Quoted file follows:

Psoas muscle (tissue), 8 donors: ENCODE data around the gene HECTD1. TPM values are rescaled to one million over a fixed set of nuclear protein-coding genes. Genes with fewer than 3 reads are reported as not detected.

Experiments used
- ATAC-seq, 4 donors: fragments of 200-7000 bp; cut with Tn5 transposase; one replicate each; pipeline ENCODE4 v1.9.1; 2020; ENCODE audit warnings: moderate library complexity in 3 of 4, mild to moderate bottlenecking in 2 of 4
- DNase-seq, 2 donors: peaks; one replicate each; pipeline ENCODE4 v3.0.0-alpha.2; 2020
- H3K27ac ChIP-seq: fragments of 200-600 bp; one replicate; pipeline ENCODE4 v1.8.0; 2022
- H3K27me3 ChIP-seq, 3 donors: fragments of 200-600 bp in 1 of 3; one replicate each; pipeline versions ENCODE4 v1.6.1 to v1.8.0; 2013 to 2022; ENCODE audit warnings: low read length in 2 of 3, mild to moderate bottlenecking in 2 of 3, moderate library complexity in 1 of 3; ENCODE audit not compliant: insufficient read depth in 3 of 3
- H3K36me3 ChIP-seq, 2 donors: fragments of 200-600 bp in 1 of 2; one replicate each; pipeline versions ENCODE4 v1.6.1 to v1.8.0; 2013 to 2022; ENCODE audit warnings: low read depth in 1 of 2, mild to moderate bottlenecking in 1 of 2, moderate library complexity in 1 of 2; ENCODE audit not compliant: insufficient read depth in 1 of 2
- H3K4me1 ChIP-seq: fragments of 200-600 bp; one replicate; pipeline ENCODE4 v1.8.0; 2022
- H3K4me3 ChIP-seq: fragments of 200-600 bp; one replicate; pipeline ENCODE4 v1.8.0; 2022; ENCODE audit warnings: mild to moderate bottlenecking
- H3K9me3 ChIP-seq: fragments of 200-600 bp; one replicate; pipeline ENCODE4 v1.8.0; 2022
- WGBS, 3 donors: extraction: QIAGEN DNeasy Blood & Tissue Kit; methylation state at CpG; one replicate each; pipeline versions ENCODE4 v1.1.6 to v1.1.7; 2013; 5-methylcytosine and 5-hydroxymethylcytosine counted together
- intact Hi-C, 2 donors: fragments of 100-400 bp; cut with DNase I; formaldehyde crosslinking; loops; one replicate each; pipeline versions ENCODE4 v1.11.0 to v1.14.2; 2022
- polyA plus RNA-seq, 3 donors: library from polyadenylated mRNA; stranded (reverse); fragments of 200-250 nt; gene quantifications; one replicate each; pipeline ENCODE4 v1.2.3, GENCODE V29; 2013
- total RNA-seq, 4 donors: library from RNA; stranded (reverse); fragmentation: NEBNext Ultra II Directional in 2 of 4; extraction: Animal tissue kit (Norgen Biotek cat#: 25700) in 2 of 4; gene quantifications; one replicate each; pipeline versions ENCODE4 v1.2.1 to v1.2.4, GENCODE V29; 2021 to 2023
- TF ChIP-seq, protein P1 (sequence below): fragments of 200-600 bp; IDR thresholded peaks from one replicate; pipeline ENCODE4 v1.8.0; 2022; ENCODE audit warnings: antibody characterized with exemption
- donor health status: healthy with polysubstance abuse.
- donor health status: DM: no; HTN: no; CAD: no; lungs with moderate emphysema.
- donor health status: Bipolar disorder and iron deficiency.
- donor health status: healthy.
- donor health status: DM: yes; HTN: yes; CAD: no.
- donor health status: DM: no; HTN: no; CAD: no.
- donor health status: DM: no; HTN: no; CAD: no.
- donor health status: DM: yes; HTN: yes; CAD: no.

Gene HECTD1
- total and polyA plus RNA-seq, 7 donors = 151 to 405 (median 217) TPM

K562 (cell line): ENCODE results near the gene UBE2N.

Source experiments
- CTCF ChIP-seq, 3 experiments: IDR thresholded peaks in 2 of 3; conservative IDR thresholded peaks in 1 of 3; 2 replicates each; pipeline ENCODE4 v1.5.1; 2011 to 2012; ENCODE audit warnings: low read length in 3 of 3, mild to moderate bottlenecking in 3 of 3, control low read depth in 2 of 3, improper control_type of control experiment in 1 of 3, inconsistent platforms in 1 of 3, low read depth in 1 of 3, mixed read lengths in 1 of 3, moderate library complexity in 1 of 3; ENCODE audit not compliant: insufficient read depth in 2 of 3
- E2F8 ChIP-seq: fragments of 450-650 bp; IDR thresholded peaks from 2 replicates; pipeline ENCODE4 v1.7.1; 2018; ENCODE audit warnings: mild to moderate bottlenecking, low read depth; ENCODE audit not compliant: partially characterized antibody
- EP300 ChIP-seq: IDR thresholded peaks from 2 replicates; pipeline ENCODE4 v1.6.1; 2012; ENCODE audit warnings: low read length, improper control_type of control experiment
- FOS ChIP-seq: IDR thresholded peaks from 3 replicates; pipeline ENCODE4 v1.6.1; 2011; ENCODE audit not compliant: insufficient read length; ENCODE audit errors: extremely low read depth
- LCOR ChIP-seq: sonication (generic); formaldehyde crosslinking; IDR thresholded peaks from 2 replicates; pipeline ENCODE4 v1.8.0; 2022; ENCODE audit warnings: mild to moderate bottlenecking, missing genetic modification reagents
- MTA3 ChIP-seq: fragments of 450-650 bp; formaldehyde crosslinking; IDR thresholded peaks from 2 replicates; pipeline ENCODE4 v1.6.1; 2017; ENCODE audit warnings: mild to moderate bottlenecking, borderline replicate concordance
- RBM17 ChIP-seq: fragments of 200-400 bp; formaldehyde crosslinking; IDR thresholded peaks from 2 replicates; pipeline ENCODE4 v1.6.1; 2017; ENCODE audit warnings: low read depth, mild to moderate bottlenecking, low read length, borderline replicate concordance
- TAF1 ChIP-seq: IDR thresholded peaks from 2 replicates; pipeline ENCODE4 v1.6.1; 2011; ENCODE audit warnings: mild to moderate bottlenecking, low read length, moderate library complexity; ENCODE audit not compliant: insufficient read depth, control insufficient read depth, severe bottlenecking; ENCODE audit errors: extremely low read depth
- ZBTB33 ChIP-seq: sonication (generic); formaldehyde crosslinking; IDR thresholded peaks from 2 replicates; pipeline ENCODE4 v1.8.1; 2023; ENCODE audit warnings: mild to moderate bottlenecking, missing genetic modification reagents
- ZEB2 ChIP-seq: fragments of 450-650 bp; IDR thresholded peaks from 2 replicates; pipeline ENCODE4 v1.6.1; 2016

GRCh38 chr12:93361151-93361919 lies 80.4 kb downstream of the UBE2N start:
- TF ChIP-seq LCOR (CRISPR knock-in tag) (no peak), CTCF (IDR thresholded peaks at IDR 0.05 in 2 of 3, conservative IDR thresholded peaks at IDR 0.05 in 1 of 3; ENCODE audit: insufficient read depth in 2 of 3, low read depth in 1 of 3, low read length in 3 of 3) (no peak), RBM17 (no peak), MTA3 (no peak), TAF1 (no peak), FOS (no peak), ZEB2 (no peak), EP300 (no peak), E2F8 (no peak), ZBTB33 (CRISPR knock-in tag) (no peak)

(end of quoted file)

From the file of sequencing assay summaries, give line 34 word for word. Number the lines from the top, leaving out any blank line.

- RBM17 ChIP-seq: fragments of 200-400 bp; formaldehyde crosslinking; IDR thresholded peaks from 2 replicates; pipeline ENCODE4 v1.6.1; 2017; ENCODE audit warnings: low read depth, mild to moderate bottlenecking, low read length, borderline replicate concordance